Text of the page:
Data cleaning is a tedious but crucial prerequisite for many digital humanities project. Whether due to inconsistencies in the original data or mistakes created during data entry, data may contain problems like inconsistent spellings and abbreviations or mismatched date formats. These errors can present a problem for tools and prevent a researcher from moving forward with analysis.
Examples of data cleaning activities include:
- Standardizing abbreviations and spellings
- Cleaning up OCR’d data
- Preparing geodata: formatting a list of addresses so they can be geocoded in bulk
- Preparing corpora: splitting a flowing text into separate text files with associated metadata
Data cleaning can be time-consuming, but the reward is a data set that can be easily combined with a variety of analytical tools. The tools and best practices outlined below will help you speed up repetitive tasks and ensure your data is portable and reusable.
You might want to get in touch with a digital humanities consultant to discuss your project before you get started. A preliminary consulting session can help you identify some best practices for your particular data set given your project’s end goal. How you decide to structure your data as you clean and prepare it may affect the type of analysis you can perform on it (read about an example of this on the DH blog). For an intensive introduction to data cleaning tools, attend our weeklong intensive, “Data Workflows and Network Analysis” at the Digital Humanities at Berkeley Summer Institute.
Before you begin
Before you start manipulating your data set, consider these best practices to avoid headaches later in the process.
- Save your files in the UTF-8 encoding (or UTF-16 when working with Vietnamese) to ensure your documents maintain their integrity and are usable with a variety of tools. This is of greatest concern to scholars working with non-Roman scripts, but text encoding can cause issues for a variety of scholars. Read a short introduction to the Unicode standard.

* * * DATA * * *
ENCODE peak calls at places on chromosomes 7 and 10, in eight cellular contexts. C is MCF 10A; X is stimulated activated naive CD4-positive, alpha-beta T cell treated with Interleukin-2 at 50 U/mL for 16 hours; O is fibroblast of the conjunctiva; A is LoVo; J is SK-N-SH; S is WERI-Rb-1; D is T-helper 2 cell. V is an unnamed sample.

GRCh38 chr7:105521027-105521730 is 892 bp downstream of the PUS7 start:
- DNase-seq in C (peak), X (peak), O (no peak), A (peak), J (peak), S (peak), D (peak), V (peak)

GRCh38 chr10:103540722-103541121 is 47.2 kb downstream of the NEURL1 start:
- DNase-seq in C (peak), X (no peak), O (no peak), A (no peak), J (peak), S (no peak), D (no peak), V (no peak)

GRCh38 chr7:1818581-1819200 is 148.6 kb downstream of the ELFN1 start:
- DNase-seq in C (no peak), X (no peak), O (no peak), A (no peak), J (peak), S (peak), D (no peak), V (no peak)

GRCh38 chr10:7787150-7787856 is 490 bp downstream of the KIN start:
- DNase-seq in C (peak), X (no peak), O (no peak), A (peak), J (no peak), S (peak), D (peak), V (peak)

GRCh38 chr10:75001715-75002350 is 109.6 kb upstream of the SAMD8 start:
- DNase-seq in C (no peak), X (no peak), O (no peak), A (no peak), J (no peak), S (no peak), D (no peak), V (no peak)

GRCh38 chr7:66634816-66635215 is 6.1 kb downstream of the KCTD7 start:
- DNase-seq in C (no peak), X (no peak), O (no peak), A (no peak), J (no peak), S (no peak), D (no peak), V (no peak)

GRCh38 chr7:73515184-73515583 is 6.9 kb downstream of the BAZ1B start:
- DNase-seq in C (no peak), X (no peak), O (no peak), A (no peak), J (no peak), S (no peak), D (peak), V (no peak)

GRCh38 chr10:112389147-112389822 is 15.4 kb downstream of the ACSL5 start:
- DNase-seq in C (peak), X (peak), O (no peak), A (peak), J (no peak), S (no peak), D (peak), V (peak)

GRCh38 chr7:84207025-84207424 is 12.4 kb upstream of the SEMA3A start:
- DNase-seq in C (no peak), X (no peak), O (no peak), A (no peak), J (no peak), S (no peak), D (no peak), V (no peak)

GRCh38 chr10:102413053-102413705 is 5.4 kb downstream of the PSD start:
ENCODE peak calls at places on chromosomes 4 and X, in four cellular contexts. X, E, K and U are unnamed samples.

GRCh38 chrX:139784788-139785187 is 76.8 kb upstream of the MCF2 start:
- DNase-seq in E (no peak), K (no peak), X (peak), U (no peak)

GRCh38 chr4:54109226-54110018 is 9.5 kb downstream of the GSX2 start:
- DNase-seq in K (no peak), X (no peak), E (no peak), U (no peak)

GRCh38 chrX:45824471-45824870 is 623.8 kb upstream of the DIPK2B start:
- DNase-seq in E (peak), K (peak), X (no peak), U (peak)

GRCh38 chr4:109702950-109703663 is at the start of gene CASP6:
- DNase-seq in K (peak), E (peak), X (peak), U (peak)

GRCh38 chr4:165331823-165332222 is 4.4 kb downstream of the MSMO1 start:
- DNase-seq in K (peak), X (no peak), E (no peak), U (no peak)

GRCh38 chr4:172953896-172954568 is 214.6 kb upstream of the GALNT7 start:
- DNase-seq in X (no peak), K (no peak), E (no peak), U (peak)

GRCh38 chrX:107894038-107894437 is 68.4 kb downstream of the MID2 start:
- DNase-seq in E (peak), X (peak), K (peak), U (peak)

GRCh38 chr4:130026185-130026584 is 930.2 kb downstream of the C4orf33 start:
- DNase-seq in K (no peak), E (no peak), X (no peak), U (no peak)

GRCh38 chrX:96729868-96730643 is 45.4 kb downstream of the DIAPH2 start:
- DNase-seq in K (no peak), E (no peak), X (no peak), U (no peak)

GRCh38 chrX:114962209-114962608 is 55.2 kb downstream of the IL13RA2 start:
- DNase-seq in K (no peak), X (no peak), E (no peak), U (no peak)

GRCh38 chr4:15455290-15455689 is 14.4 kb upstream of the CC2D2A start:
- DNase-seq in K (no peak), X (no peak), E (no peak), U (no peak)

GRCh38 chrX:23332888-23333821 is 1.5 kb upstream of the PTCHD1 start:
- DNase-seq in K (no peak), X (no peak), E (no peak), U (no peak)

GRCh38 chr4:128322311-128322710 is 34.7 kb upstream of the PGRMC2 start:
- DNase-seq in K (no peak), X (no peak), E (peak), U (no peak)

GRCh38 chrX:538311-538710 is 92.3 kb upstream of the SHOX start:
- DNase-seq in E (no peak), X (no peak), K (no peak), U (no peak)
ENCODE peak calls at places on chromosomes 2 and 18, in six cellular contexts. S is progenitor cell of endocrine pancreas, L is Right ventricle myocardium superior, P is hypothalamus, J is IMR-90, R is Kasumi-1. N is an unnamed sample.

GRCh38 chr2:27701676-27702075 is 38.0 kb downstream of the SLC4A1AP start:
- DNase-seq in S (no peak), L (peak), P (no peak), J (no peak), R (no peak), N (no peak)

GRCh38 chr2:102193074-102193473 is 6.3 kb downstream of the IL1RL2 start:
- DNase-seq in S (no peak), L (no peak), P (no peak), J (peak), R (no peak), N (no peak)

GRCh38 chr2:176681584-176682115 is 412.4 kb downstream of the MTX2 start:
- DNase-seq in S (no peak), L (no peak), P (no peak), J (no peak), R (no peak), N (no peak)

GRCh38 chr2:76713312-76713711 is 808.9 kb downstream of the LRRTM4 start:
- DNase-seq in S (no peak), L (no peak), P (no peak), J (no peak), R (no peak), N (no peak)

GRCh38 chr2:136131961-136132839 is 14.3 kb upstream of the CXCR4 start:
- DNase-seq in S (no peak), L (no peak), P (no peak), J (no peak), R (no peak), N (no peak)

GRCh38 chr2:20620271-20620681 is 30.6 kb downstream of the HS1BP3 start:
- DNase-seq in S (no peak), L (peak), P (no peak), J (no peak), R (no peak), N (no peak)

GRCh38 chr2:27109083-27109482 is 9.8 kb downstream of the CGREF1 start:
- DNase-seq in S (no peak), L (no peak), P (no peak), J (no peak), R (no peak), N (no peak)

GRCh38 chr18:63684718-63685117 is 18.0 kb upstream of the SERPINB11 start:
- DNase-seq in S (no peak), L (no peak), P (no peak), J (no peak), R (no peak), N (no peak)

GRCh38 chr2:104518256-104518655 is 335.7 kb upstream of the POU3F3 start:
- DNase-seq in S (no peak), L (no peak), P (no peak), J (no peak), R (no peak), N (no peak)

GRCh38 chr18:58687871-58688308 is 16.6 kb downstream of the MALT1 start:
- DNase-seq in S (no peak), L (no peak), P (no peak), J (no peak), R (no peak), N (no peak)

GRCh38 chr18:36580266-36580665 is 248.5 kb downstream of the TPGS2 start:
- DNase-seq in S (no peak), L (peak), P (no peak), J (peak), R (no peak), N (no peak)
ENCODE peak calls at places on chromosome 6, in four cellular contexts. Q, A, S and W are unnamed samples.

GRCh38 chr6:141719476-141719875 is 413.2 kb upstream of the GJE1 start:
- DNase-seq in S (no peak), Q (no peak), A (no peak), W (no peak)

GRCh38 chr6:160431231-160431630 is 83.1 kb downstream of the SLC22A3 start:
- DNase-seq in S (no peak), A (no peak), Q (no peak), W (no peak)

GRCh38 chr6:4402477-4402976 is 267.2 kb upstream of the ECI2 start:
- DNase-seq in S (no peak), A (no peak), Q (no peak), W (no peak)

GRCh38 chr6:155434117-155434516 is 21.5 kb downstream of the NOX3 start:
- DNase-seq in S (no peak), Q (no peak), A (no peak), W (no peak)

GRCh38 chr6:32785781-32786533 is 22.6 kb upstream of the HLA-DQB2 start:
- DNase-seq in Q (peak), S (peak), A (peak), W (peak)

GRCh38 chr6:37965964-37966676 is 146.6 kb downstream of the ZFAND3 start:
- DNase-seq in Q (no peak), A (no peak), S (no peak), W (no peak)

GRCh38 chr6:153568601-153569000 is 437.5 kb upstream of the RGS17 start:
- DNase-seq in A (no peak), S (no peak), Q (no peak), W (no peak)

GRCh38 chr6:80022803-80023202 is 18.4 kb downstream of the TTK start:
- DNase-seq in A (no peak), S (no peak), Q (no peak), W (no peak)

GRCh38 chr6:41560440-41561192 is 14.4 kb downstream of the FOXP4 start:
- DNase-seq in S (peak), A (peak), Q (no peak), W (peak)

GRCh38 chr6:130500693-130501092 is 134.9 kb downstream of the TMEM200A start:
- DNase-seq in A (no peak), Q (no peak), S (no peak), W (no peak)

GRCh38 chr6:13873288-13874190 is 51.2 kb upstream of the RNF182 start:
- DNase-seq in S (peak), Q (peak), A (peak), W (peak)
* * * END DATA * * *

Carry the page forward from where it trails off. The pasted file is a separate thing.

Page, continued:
- When possible, opt for human-readable file formats over proprietary, binary file formats (i.e. choose .csv over .xslx for spreadsheets; choose .txt over .doc for text files). Proprietary formats, such as those created by Microsoft Excel and Word, contain extraneous binary code that make them less transparent and harder to manage over the years. Human-readable formats, like .csv, can be used directly by many tools and can be opened and manipulated with a simple text editor.
- Save multiple copies of your research data
- Each time you perform a new operation to transform your data, save a new copy of the file and give it a detailed and informative name (e.g. 2016-02-24-Yearbook-datetransform)
- Backup your data often. Take advantage of free cloud storage solutions like Drive or Box.
- Consider sharing your data on GitHub, publishing it on your scholarly blog, or sharing it on a research website.
Regular expressions (also known as “regex”) are a useful for speeding up repetitive tasks in data cleaning. Regular expressions allow a user to describe a set of patterns (e.g. every set of three digits; all lines that begin with a capital letter). Regular expressions can be used in several contexts. For example, many text editors, like Sublime Text, allow you to use regular expressions with their Find and Replace features. You can also use regular expressions in Python, using the re module.
Regular expressions come in handy when cleaning up data that has re-occurring errors. For example, a data set might have improperly formatted dates (e.g. date-month-year format instead of month-date-year format). Using regular expressions in Sublime Text, you might use Find and Replace to identify all dates in the file and change them to the appropriate format.
- RegexOne: an interactive introduction to regular expressions
- “Understanding Regular Expressions”, The Programming Historian: an applied introduction to regular expressions
- “Cleaning OCR’d text with Regular Expressions”, The Programming Historian: a tutorial using regular expressions in Python
OpenRefine (formerly known as GoogleRefine) is a free open source tool for cleaning, transforming, and exploring data. It accepts common spreadsheet formats such as .xslx and .csv. One of OpenRefine’s most helpful features is its ability to track and keep record of changes to the data. If you make a mistake with cleaning up your data, you can rewind to any step in the data transformation process. OpenRefine can also identify duplicate entries, cluster variations of the same word (e.g. history, HISTORY, and History can be merged into one label), and remove blank entries.
- Thomas Padilla, “Getting Started with Open Refine”: a great applied introduction to OpenRefine basics with a DH use cases
- Available via the library: Verbogh and De Wilde, Using Open Refine: a comprehensive guide to using OpenRefine.